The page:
Related Experience A considerable amount of work-related skill, knowledge, or experience is needed for these occupations. For example, an accountant must complete four years of college and work for several years in accounting to be considered qualified.
Job Training Employees in these occupations usually need several years of work-related experience, on-the-job training, and/or vocational training.
Job Zone Examples Many of these occupations involve coordinating, supervising, managing, or training others. Examples include accountants, sales managers, database administrators, teachers, chemists, art directors, and cost estimators.
SVP Range (7.0 to < 8.0)

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Education


Percentage of Respondents
Education Level Required
47   Bachelor's degree
28   Associate's degree
15   Master's degree

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Credentials

Find Training Find Certifications Find Licenses

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Interests

Interest code: SRE

Social — Social occupations frequently involve working with, communicating with, and teaching people. These occupations often involve helping or providing service to others.
Realistic — Realistic occupations frequently involve work activities that include practical, hands-on problems and solutions. They often deal with plants, animals, and real-world materials like wood, tools, and machinery. Many of the occupations require working outside, and do not involve a lot of paperwork or working closely with others.
Enterprising — Enterprising occupations frequently involve starting up and carrying out projects. These occupations can involve leading people and making many decisions. Sometimes they require risk taking and often deal with business.

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Work Styles

Leadership — Job requires a willingness to lead, take charge, and offer opinions and direction.
Dependability — Job requires being reliable, responsible, and dependable, and fulfilling obligations.
Integrity — Job requires being honest and ethical.
Self Control — Job requires maintaining composure, keeping emotions in check, controlling anger, and avoiding aggressive behavior, even in very difficult situations.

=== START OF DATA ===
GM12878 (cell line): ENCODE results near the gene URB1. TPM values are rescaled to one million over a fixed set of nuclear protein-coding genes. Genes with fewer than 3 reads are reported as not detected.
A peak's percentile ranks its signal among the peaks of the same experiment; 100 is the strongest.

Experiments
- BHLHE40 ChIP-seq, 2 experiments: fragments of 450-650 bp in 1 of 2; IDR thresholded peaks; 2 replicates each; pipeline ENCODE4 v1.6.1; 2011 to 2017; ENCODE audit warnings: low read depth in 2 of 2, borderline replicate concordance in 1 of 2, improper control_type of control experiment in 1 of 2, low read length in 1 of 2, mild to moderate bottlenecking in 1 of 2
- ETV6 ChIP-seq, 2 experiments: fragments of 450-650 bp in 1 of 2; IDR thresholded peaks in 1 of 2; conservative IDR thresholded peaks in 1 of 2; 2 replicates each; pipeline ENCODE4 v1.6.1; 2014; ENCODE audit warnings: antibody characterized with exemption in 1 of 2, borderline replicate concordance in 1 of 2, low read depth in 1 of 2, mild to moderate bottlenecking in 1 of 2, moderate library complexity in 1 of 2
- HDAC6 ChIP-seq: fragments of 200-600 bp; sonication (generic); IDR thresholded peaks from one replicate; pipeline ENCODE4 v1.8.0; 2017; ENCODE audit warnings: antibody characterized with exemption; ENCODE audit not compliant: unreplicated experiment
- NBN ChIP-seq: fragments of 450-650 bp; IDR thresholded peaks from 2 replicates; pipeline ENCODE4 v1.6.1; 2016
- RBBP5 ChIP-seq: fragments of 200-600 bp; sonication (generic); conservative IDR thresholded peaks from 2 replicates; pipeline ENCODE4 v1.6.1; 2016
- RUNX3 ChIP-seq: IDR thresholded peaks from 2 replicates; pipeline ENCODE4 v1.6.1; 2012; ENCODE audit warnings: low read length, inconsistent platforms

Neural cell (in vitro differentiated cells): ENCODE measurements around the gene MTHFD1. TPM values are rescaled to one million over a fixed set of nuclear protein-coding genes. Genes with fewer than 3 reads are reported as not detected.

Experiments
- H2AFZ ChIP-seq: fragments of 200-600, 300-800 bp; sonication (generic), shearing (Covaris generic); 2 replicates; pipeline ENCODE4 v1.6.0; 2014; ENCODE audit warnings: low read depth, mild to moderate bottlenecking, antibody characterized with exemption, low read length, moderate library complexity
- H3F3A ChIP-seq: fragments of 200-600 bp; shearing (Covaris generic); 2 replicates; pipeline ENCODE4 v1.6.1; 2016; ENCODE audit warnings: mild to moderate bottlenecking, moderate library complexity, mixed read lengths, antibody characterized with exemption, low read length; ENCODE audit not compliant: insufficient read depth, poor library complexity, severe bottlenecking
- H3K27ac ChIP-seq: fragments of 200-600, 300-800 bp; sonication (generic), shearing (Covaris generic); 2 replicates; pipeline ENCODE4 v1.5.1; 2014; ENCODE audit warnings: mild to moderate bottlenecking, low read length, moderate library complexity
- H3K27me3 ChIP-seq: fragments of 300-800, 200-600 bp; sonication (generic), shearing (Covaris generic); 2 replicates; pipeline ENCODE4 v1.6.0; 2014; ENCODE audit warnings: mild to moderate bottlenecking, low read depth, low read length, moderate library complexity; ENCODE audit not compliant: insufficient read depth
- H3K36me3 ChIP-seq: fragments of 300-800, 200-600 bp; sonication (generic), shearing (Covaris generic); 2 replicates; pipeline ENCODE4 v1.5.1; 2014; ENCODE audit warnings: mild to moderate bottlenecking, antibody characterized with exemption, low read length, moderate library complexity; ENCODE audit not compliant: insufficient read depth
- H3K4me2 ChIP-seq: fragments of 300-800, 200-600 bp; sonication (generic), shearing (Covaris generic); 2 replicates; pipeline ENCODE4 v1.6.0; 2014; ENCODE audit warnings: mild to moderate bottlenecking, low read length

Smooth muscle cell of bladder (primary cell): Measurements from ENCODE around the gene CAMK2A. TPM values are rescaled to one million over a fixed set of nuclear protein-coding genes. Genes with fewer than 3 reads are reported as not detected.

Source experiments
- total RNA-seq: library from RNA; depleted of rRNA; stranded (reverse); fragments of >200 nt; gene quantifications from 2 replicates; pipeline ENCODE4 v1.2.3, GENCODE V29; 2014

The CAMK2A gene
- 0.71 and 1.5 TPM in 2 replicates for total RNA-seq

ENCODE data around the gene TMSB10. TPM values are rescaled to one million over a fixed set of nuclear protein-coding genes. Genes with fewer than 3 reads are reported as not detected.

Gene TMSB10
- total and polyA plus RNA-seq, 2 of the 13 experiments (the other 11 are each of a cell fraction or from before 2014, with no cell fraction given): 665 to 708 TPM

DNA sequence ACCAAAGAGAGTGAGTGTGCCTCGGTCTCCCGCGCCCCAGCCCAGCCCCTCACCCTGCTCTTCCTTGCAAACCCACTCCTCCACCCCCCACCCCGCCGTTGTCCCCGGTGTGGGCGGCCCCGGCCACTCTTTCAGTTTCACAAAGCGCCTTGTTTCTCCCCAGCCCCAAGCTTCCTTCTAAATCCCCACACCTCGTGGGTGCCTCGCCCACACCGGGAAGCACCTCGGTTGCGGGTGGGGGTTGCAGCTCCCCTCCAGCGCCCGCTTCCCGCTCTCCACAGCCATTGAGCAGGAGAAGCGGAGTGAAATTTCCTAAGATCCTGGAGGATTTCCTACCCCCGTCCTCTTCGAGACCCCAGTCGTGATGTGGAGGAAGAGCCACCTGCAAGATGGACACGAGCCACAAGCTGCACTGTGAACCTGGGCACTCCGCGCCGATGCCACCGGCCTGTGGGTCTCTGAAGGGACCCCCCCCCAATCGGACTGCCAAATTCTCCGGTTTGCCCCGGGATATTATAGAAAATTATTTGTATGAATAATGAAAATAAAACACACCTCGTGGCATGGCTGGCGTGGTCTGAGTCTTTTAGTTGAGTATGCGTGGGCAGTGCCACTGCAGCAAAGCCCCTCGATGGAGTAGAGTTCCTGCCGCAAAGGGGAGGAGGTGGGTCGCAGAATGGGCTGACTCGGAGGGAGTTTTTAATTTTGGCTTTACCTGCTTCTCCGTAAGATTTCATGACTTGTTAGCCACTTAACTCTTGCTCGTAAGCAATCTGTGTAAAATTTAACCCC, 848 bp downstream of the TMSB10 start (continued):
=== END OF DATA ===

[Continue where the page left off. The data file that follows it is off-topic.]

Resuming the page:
Attention to Detail — Job requires being careful about detail and thorough in completing work tasks.
Initiative — Job requires a willingness to take on responsibilities and challenges.
Achievement/Effort — Job requires establishing and maintaining personally challenging achievement goals and exerting effort toward mastering tasks.
Adaptability/Flexibility — Job requires being open to change (positive or negative) and to considerable variety in the workplace.
Persistence — Job requires persistence in the face of obstacles.
Stress Tolerance — Job requires accepting criticism and dealing calmly and effectively with high stress situations.

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Work Values

Achievement — Occupations that satisfy this work value are results oriented and allow employees to use their strongest abilities, giving them a feeling of accomplishment. Corresponding needs are Ability Utilization and Achievement.
Relationships — Occupations that satisfy this work value allow employees to provide service to others and work with co-workers in a friendly non-competitive environment. Corresponding needs are Co-workers, Moral Values and Social Service.
Independence — Occupations that satisfy this work value allow employees to work on their own and make decisions. Corresponding needs are Creativity, Responsibility and Autonomy.

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Related Occupations

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29-1125.00 Recreational Therapists
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Wages & Employment Trends

Median wages (2013) $29,150 annual
State wages Local Salary Info
 
Employment (2012) 244,000 employees
Projected growth (2012-2022) Faster than average (15% to 21%) Faster than average (15% to 21%)
Projected job openings (2012-2022) 108,500
State trends Employment Trends
 
Top industries (2012)

Source: Bureau of Labor Statistics 2013 wage data external site and 2012-2022 employment projections external site. "Projected growth" represents the estimated change in total employment over the projections period (2012-2022). "Projected job openings" represent openings due to growth and replacement.

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Job Openings on the Web

Find Jobs Job Banks

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Sources of Additional Information

Disclaimer: Sources are listed to provide additional information on related jobs, specialties, and/or industries. Links to non-DOL Internet sites are provided for your convenience and do not constitute an endorsement.

  • Coaches and Scouts external site. Bureau of Labor Statistics, U.S. Department of Labor. Occupational Outlook Handbook, 2014-15 Edition.